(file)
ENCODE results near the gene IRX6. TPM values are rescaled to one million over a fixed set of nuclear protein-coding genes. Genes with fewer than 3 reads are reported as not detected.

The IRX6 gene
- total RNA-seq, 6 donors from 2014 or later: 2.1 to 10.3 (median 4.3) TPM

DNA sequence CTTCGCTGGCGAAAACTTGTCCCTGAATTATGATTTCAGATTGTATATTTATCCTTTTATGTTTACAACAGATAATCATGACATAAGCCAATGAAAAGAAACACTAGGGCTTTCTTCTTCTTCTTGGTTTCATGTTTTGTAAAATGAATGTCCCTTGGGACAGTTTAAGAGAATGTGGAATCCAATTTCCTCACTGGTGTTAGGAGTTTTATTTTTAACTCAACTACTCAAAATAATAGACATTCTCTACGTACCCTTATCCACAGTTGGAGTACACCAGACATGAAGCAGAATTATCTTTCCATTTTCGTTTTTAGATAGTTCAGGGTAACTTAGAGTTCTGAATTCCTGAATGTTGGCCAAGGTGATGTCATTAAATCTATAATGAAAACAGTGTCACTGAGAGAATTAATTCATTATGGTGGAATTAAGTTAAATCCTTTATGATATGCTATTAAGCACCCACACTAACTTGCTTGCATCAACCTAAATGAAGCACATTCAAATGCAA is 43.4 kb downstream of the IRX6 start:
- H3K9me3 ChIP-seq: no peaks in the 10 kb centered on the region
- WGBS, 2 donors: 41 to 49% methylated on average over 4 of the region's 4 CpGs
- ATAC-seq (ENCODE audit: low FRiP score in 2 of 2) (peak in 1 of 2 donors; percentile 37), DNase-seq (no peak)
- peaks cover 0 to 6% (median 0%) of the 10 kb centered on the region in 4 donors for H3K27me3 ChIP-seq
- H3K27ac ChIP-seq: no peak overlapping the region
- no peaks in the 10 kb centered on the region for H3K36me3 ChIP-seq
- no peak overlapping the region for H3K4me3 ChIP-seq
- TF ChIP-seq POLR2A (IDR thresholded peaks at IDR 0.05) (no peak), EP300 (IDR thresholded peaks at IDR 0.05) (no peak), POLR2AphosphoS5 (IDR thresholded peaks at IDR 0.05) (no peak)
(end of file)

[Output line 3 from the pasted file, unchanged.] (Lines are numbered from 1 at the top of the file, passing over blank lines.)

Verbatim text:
- total RNA-seq, 6 donors from 2014 or later: 2.1 to 10.3 (median 4.3) TPM